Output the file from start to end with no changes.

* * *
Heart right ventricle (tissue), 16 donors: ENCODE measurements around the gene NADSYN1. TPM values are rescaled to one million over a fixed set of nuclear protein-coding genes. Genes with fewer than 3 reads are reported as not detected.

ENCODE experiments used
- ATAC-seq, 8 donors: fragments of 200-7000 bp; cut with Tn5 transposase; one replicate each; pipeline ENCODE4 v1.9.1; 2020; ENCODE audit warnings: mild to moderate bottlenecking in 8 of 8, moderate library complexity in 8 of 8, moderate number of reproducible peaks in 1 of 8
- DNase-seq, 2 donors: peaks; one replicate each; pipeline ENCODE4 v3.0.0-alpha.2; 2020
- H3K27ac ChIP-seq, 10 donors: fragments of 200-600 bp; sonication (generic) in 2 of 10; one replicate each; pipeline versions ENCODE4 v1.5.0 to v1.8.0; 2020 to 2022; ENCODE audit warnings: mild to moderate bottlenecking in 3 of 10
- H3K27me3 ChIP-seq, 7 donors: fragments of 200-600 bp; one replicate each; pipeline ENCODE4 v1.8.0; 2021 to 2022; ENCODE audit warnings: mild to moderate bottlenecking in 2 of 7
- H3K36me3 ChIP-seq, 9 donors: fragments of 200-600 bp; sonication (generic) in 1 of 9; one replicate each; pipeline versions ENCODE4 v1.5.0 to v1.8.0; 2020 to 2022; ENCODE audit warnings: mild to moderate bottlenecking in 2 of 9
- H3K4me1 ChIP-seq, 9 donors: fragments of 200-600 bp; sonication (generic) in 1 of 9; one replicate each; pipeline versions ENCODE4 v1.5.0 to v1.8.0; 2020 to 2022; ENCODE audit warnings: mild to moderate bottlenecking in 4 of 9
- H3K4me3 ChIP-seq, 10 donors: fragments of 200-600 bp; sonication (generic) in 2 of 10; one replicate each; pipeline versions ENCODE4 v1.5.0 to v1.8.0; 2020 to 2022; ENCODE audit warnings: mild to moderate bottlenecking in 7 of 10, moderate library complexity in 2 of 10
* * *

Heart right ventricle (tissue), 16 donors: ENCODE measurements around the gene NADSYN1. TPM values are rescaled to one million over a fixed set of nuclear protein-coding genes. Genes with fewer than 3 reads are reported as not detected.

ENCODE experiments used
- ATAC-seq, 8 donors: fragments of 200-7000 bp; cut with Tn5 transposase; one replicate each; pipeline ENCODE4 v1.9.1; 2020; ENCODE audit warnings: mild to moderate bottlenecking in 8 of 8, moderate library complexity in 8 of 8, moderate number of reproducible peaks in 1 of 8
- DNase-seq, 2 donors: peaks; one replicate each; pipeline ENCODE4 v3.0.0-alpha.2; 2020
- H3K27ac ChIP-seq, 10 donors: fragments of 200-600 bp; sonication (generic) in 2 of 10; one replicate each; pipeline versions ENCODE4 v1.5.0 to v1.8.0; 2020 to 2022; ENCODE audit warnings: mild to moderate bottlenecking in 3 of 10
- H3K27me3 ChIP-seq, 7 donors: fragments of 200-600 bp; one replicate each; pipeline ENCODE4 v1.8.0; 2021 to 2022; ENCODE audit warnings: mild to moderate bottlenecking in 2 of 7
- H3K36me3 ChIP-seq, 9 donors: fragments of 200-600 bp; sonication (generic) in 1 of 9; one replicate each; pipeline versions ENCODE4 v1.5.0 to v1.8.0; 2020 to 2022; ENCODE audit warnings: mild to moderate bottlenecking in 2 of 9
- H3K4me1 ChIP-seq, 9 donors: fragments of 200-600 bp; sonication (generic) in 1 of 9; one replicate each; pipeline versions ENCODE4 v1.5.0 to v1.8.0; 2020 to 2022; ENCODE audit warnings: mild to moderate bottlenecking in 4 of 9
- H3K4me3 ChIP-seq, 10 donors: fragments of 200-600 bp; sonication (generic) in 2 of 10; one replicate each; pipeline versions ENCODE4 v1.5.0 to v1.8.0; 2020 to 2022; ENCODE audit warnings: mild to moderate bottlenecking in 7 of 10, moderate library complexity in 2 of 10